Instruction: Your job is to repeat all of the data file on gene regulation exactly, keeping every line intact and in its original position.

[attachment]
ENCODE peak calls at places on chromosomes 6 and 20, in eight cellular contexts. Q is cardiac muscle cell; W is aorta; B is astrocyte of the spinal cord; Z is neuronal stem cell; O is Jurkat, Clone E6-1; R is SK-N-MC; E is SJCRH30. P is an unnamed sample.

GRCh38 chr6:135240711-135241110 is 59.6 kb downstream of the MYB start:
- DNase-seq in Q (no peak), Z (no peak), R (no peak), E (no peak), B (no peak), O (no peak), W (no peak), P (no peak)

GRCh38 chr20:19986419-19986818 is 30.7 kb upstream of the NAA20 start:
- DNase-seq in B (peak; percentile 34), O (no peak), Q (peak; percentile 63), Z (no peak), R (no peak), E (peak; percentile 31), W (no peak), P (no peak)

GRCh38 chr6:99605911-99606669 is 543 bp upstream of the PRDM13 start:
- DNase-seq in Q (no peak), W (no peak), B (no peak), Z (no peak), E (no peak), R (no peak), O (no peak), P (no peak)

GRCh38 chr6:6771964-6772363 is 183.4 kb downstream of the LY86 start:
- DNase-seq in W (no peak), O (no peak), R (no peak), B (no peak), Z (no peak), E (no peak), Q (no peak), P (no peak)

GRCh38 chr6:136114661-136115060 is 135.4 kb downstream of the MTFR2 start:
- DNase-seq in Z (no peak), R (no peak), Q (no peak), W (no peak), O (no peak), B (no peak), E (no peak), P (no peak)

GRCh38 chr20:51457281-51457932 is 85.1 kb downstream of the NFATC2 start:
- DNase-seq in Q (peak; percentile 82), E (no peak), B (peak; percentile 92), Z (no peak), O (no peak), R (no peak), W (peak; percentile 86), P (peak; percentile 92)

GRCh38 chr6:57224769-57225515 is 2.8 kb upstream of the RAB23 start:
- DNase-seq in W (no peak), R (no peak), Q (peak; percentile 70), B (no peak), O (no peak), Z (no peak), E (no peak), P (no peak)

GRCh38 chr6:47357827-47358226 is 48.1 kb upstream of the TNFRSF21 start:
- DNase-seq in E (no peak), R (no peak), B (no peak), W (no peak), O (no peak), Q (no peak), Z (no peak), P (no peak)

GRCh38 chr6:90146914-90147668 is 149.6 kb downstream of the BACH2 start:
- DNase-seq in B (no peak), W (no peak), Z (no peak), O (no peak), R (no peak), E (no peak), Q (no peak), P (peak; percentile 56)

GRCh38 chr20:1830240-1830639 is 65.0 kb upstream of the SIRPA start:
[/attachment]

ENCODE peak calls at places on chromosomes 6 and 20, in eight cellular contexts. Q is cardiac muscle cell; W is aorta; B is astrocyte of the spinal cord; Z is neuronal stem cell; O is Jurkat, Clone E6-1; R is SK-N-MC; E is SJCRH30. P is an unnamed sample.

GRCh38 chr6:135240711-135241110 is 59.6 kb downstream of the MYB start:
- DNase-seq in Q (no peak), Z (no peak), R (no peak), E (no peak), B (no peak), O (no peak), W (no peak), P (no peak)

GRCh38 chr20:19986419-19986818 is 30.7 kb upstream of the NAA20 start:
- DNase-seq in B (peak; percentile 34), O (no peak), Q (peak; percentile 63), Z (no peak), R (no peak), E (peak; percentile 31), W (no peak), P (no peak)

GRCh38 chr6:99605911-99606669 is 543 bp upstream of the PRDM13 start:
- DNase-seq in Q (no peak), W (no peak), B (no peak), Z (no peak), E (no peak), R (no peak), O (no peak), P (no peak)

GRCh38 chr6:6771964-6772363 is 183.4 kb downstream of the LY86 start:
- DNase-seq in W (no peak), O (no peak), R (no peak), B (no peak), Z (no peak), E (no peak), Q (no peak), P (no peak)

GRCh38 chr6:136114661-136115060 is 135.4 kb downstream of the MTFR2 start:
- DNase-seq in Z (no peak), R (no peak), Q (no peak), W (no peak), O (no peak), B (no peak), E (no peak), P (no peak)

GRCh38 chr20:51457281-51457932 is 85.1 kb downstream of the NFATC2 start:
- DNase-seq in Q (peak; percentile 82), E (no peak), B (peak; percentile 92), Z (no peak), O (no peak), R (no peak), W (peak; percentile 86), P (peak; percentile 92)

GRCh38 chr6:57224769-57225515 is 2.8 kb upstream of the RAB23 start:
- DNase-seq in W (no peak), R (no peak), Q (peak; percentile 70), B (no peak), O (no peak), Z (no peak), E (no peak), P (no peak)

GRCh38 chr6:47357827-47358226 is 48.1 kb upstream of the TNFRSF21 start:
- DNase-seq in E (no peak), R (no peak), B (no peak), W (no peak), O (no peak), Q (no peak), Z (no peak), P (no peak)

GRCh38 chr6:90146914-90147668 is 149.6 kb downstream of the BACH2 start:
- DNase-seq in B (no peak), W (no peak), Z (no peak), O (no peak), R (no peak), E (no peak), Q (no peak), P (peak; percentile 56)

GRCh38 chr20:1830240-1830639 is 65.0 kb upstream of the SIRPA start: